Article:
The penalty for non-compliance is not a restriction of that right, the courts maintain. The courts have not fully appreciated that allowing a criminal sanction to operate in relation to procedural non-compliance is a de facto restriction of the right to assemble peaceably and without arms.
A freedom to assemble that causes a commission of a criminal offence cannot be said to be a “freedom”.
In the ZI Publications case, the freedom of expression of an individual Muslim, Ezra Zaid, was allowed to be circumscribed by state law which the constitution allows to regulate the personal law of a person professing the religion of Islam.
Instead of defining a restriction on a fundamental liberty narrowly, the court generously interpreted the provisions of a state religious enactment as being of sufficiently wide scope to restrict an individual’s right to freedom of expression granted by the constitution.
A wide ambit was given to the scope of “personal law”, which appears to include freedom of expression. In balancing the constitutional freedom of expression with a constitutionally-permitted regulation of the religion of Islam, the Federal Court came down in favour of the state over the individual.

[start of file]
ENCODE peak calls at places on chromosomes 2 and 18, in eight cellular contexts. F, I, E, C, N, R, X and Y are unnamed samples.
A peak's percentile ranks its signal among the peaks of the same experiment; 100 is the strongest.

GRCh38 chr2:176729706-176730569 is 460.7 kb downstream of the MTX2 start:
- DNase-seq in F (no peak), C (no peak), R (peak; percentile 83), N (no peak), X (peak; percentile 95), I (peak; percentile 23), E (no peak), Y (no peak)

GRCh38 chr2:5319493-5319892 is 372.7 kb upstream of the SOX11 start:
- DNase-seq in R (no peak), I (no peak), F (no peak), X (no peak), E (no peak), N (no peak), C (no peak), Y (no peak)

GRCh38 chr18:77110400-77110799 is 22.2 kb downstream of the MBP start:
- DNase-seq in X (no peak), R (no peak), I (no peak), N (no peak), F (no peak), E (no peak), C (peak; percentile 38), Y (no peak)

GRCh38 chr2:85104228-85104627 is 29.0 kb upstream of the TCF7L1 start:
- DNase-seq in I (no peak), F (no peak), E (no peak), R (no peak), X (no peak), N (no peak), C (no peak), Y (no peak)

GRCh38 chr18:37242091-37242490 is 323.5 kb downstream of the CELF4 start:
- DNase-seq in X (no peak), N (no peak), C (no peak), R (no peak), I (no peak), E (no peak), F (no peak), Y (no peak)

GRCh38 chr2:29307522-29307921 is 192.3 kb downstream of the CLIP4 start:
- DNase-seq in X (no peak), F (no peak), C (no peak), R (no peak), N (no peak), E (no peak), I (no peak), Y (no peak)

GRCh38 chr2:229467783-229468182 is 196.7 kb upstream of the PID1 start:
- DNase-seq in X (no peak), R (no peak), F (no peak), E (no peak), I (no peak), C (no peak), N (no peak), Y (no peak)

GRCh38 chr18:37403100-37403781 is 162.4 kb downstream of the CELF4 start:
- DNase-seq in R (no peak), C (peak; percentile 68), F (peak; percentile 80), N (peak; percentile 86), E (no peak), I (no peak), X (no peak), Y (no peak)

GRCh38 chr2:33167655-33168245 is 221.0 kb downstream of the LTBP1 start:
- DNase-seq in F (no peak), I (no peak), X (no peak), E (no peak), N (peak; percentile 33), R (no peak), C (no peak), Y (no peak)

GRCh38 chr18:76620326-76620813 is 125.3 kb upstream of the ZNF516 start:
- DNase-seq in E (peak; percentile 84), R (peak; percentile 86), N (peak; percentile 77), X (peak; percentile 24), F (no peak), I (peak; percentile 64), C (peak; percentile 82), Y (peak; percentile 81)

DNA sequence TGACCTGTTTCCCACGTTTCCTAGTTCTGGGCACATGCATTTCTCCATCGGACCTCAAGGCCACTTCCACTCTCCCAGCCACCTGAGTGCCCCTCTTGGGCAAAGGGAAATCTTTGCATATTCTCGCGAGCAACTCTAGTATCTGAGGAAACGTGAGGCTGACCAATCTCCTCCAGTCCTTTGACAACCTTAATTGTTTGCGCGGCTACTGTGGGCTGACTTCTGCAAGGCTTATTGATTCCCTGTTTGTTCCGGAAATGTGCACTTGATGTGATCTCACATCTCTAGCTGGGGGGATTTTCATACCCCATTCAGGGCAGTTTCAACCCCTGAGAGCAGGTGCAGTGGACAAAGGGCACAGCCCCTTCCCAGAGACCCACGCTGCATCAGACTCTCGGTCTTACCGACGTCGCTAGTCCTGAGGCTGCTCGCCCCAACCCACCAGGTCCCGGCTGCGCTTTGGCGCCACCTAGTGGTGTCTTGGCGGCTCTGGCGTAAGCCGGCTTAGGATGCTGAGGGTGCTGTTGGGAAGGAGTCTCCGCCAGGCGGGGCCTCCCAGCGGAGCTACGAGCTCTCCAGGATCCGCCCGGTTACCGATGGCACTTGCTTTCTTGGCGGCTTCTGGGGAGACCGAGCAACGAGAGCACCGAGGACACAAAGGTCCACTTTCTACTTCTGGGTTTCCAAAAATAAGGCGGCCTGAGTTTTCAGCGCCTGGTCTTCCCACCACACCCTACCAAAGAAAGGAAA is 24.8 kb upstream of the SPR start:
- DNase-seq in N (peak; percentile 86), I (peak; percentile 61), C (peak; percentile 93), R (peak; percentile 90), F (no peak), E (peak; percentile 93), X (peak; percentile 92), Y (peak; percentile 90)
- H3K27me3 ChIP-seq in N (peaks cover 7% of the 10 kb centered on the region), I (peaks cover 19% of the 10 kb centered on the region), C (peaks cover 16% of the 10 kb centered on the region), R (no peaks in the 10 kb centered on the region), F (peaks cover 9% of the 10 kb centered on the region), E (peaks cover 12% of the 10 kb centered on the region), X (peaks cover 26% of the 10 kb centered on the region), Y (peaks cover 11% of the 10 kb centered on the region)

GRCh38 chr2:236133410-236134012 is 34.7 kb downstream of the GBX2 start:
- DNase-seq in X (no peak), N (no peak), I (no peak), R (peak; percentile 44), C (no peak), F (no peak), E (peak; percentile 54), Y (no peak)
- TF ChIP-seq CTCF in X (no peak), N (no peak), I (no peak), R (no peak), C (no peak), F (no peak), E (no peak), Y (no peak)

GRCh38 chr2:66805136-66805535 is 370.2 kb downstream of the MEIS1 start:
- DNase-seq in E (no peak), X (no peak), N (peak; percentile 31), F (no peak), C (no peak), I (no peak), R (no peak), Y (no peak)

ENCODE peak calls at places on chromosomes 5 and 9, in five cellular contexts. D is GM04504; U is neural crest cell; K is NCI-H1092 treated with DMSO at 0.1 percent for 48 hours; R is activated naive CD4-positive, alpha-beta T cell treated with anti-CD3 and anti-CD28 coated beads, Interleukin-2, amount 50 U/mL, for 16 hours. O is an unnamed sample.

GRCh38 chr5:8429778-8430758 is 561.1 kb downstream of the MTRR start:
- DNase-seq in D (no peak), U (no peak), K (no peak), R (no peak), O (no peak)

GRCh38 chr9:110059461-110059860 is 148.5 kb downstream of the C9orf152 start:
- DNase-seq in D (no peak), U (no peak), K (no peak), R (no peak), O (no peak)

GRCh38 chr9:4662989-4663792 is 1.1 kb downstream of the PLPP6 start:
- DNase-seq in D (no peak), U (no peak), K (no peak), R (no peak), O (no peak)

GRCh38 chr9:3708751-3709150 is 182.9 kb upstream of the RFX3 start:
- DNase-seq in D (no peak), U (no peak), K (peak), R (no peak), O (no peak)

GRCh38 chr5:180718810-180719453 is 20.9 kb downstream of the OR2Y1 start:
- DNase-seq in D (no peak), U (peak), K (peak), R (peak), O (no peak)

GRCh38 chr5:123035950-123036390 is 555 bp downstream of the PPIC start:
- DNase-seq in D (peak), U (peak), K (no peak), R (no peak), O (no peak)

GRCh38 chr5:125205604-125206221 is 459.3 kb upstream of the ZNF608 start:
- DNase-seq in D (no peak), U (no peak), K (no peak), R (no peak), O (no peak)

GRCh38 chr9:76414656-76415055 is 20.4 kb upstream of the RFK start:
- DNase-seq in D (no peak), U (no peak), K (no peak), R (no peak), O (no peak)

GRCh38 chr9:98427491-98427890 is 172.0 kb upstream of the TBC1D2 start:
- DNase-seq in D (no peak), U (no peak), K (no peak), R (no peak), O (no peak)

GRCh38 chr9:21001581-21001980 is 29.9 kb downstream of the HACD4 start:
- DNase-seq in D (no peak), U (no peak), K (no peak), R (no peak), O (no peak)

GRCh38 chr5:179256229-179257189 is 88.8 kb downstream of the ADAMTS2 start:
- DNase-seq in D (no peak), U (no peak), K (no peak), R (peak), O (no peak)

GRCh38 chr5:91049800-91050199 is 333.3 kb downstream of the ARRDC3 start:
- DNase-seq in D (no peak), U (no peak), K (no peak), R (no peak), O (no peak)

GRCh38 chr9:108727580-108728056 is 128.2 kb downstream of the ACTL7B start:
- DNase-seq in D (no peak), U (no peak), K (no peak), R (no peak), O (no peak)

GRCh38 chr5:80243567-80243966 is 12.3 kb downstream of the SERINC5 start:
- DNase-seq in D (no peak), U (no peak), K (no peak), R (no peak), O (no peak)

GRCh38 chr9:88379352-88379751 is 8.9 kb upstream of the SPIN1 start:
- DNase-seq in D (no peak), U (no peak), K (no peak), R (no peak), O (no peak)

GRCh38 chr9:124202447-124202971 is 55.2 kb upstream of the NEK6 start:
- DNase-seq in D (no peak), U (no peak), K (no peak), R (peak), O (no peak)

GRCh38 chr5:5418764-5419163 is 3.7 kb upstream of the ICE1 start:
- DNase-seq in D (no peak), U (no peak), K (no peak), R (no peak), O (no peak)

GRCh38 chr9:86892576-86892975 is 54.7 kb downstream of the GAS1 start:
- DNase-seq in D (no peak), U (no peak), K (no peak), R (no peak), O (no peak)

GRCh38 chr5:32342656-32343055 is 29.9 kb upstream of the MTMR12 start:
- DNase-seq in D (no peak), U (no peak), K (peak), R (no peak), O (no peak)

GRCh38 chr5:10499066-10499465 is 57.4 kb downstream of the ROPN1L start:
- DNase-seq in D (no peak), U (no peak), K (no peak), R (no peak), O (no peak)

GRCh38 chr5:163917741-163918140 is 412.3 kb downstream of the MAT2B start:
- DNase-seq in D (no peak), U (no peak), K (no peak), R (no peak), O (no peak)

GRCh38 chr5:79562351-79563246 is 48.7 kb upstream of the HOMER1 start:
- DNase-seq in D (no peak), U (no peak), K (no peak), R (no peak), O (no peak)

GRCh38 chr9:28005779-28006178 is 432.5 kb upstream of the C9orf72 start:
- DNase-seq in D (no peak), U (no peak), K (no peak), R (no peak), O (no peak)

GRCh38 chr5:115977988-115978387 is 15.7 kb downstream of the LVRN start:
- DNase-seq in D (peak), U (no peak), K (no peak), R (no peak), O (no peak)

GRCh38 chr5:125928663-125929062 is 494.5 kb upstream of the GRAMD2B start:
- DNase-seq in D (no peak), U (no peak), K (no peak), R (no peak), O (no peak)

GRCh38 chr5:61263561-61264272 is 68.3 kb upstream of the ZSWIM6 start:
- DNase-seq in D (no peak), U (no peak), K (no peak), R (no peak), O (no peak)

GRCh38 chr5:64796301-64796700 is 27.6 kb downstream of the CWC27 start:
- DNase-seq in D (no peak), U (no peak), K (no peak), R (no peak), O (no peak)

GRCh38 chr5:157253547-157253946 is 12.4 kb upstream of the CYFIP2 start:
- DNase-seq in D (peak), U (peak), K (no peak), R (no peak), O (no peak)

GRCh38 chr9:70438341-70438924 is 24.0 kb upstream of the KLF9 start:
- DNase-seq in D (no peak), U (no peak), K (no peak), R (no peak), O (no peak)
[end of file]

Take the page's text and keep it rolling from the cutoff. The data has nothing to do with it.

In this case the offending act was not even committed by the individual himself, but by a company.
However, all concepts of separate legal personality were cast aside and the acts of the company, and of the company’s employees, were deemed the act of the individual, for whom the company was the alter ego, since the individual was both a director and majority shareholder of the company.
The fact that at the material time the book published by the company was not listed as a prohibited publication under the relevant legislation, the Printing Presses and Publications Act 1984, was not deemed to be of sufficient significance.
Ground-breaking decision set aside